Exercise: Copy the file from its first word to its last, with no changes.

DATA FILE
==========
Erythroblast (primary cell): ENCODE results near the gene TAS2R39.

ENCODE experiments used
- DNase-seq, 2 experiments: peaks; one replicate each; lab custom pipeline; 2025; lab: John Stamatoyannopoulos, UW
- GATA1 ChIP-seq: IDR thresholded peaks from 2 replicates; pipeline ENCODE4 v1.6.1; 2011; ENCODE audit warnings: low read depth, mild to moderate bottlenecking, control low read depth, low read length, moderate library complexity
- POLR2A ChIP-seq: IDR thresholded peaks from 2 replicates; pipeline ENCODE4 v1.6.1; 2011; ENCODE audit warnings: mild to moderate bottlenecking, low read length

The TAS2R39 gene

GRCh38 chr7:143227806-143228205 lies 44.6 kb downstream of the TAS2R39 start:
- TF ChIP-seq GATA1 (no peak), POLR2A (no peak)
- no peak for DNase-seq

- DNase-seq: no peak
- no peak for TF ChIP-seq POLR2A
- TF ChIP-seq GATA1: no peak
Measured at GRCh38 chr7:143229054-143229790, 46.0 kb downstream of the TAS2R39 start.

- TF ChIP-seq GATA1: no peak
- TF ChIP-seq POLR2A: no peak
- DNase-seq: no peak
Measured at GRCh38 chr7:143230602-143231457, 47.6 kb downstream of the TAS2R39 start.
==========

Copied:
Erythroblast (primary cell): ENCODE results near the gene TAS2R39.

ENCODE experiments used
- DNase-seq, 2 experiments: peaks; one replicate each; lab custom pipeline; 2025; lab: John Stamatoyannopoulos, UW
- GATA1 ChIP-seq: IDR thresholded peaks from 2 replicates; pipeline ENCODE4 v1.6.1; 2011; ENCODE audit warnings: low read depth, mild to moderate bottlenecking, control low read depth, low read length, moderate library complexity
- POLR2A ChIP-seq: IDR thresholded peaks from 2 replicates; pipeline ENCODE4 v1.6.1; 2011; ENCODE audit warnings: mild to moderate bottlenecking, low read length

The TAS2R39 gene

GRCh38 chr7:143227806-143228205 lies 44.6 kb downstream of the TAS2R39 start:
- TF ChIP-seq GATA1 (no peak), POLR2A (no peak)
- no peak for DNase-seq

- DNase-seq: no peak
- no peak for TF ChIP-seq POLR2A
- TF ChIP-seq GATA1: no peak
Measured at GRCh38 chr7:143229054-143229790, 46.0 kb downstream of the TAS2R39 start.

- TF ChIP-seq GATA1: no peak
- TF ChIP-seq POLR2A: no peak
- DNase-seq: no peak
Measured at GRCh38 chr7:143230602-143231457, 47.6 kb downstream of the TAS2R39 start.